A couple of weeks ago, my 20-year-old cousin put his father’s service revolver to his head and pulled the trigger. His parents and one of his brothers were home at the time. They heard the shot and ran to his room. His mother and brother tried to stop the bleeding while his father performed CPR. Someone called 911. The ambulance came.
Miraculously, my cousin is still alive. The bullet didn’t take a fatal path, though its full effects aren’t yet known. The doctors initially said not to talk to the patient, to let his brain rest. His parents and siblings sat quietly at his bedside those first days, lulled by exhaustion and the hum, beep, and hiss of hospital monitors, allowed only to stroke his hand and pray.
Recently, several LWONers have posted touching essays about new babies and the deep well of anxious delight that one dives into as a parent. My apologies for the drastic change of mood, but the idea of seeing your own child die—even though my cousin is, thankfully, likely to survive—has been forced into my mind.
I am not a parent. But I wonder how can a parent, particularly a mother—as steeped as she is in pure love for this child—begin to process such loss? What does her life become after the unthinkable happens? (I am not dismissing fathers’ suffering, which can be just as great. I just have mothers on my mind.)
There are a lot of concepts and questions that the language of science can handle well. This most excruciating sadness seems to me untouchable.
Loss does attack us in tangible ways. Grief can exacerbate physical pain and, not surprisingly, lead to all levels of depression. Over time it can disrupt vital sleep patterns (especially in the elderly, helping to explain why spouses often die in rapid succession). A grieving parent may suffer a mental disorder such as PTSD, especially if a child dies violently. There are reports of grief-related inflammatory response, changes in blood pressure and heart rate, and lowered infection-fighting T-cell counts in mourning moms and dads. If grief can make us sick, it would follow that we can literally die from a broken heart.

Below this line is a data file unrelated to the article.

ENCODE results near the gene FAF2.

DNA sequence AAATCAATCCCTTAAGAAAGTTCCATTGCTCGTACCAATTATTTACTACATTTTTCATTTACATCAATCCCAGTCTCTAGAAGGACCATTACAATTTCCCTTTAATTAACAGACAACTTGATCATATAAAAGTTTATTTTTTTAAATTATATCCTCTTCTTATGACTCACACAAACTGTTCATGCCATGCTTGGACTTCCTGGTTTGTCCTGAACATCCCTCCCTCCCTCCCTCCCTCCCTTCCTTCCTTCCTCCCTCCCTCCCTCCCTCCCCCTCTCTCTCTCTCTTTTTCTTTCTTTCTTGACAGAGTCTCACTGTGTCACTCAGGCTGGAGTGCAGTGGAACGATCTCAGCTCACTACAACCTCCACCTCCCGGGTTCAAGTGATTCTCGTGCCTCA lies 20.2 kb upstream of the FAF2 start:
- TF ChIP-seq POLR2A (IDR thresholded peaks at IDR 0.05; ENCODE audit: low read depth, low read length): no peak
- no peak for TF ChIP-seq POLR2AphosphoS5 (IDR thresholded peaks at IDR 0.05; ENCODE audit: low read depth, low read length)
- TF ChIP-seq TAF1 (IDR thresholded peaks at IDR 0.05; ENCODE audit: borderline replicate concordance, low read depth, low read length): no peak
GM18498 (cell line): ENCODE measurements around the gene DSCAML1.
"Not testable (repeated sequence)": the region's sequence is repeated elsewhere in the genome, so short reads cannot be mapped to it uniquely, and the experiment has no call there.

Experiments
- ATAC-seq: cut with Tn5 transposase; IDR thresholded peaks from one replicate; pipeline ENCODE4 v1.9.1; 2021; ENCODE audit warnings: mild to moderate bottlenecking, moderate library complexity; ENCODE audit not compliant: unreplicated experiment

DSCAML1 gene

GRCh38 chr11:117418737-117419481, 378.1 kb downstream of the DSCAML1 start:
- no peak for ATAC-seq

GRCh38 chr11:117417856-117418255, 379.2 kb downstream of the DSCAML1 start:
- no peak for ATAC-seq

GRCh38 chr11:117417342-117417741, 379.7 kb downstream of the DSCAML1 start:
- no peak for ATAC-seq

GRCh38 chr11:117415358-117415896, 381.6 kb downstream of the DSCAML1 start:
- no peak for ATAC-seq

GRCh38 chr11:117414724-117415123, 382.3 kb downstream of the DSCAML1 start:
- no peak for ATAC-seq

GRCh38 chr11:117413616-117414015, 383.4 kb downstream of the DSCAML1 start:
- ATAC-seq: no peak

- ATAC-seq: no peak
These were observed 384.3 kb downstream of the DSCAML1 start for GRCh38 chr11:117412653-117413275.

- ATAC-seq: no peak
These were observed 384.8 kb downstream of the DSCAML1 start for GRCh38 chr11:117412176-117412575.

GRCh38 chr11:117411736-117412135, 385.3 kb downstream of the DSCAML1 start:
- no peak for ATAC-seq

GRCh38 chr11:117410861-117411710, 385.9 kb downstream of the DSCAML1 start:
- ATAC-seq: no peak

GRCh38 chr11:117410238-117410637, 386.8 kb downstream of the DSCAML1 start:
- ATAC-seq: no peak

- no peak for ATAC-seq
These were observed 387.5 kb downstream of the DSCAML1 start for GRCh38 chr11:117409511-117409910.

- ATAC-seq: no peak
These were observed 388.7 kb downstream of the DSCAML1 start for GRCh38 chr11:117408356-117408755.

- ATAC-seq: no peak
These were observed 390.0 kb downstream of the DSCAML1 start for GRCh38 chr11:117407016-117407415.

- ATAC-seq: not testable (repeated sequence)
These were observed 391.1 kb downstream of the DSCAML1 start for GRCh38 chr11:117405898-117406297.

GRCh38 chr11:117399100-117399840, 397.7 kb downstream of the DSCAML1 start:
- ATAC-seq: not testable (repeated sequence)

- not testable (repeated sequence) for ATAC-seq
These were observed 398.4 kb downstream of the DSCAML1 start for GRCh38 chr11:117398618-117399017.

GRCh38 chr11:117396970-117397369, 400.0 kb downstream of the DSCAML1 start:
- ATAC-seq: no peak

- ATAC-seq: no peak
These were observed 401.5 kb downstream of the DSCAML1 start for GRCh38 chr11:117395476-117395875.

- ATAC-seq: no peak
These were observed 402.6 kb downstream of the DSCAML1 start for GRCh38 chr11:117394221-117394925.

As we are human, we dissect our feelings about death and loss in search of clarity. We collect data and look for trends: Research suggests that non-violent death is less devastating to a parent than a violent one and that the child’s sex and age can affect the grieving process. We look for solutions: Finding meaning in a child’s death (often through religion) helps some people. Channeling one’s sadness toward something positive helps others. We compare cases and define normalcy: There is a “normal” grieving period and, for unending sadness, there is ‘complicated’ grief—another soft term for the hardest thing in the world. [See this LWON piece on diagnosing grief and the links within.]
Sitting here waiting for news, I keep picturing this young man—still a child, really, literally rosy cheeked and baby faced—so distraught about something that’s a mystery to the rest of us that he wants nothing more of life. His action goes against the natural order of childhood so fiercely, and I imagine his mother’s anguish as beyond what a human is meant to endure. Our language, our scientific minds, can only take us so far down this grueling path.
Still, scientists have described the anatomy of grief. Consider a University of Michigan study in 2011 that concludes there is physiological truth to the term “broken heart.” (They were looking at loss of love rather than loss of a loved one, but the findings are relevant.) The study refers to an intense agony that hurts “even more than pain” (how limited our vocabulary on these matters!) and is marked by electric and chemical changes in the brain—in the secondary somatosensory cortex and dorsal posterior insula, to be specific—that parallel those that happen during a physically painful experience.
The hurt, described by the Mayo Clinic as broken-heart syndrome, really does emanate from that most vital of organs. Studies have found that stress hormones released after a loved-one’s death can actually disrupt the heart’s normal pumping function while the rest of the heart continues to work normally or, sometimes, more forcefully—resulting in symptoms that are indeed reminiscent of a heart attack. Other researchers suggest it’s an overstimulation of the vagus nerve that produces the chest pain and other heart-attack-like symptoms some parents suffer.
A mother can never really know the why, can she? She can scrutinize the social strains her son was under, pore over what he hated about himself; she might consider (hope for?) an undiagnosed mental illness. She must blame herself, over and over. She may pretend meaning exists in his death and she might take comfort in others who share her experience. She may turn her grief into a book, a talk, a foundation, as a way to feel she’s heading somewhere with her son, in name at least, beside her. She may fold her sadness around herself as a barrier to any emotional experience, happy or tragic, that comes next.
Whatever she does to cope, or not, with this sadness, her new reality has no logic, no fairness, and no norm. I am not a mother. But there is a mother within me—perhaps in every woman—who can glimpse for an agonizing moment what that sadness must be like. Nothing is sufficient to explain it: I’m almost embarrassed to have given it scientific description above. A mother’s heart must shatter. There is little else to say.
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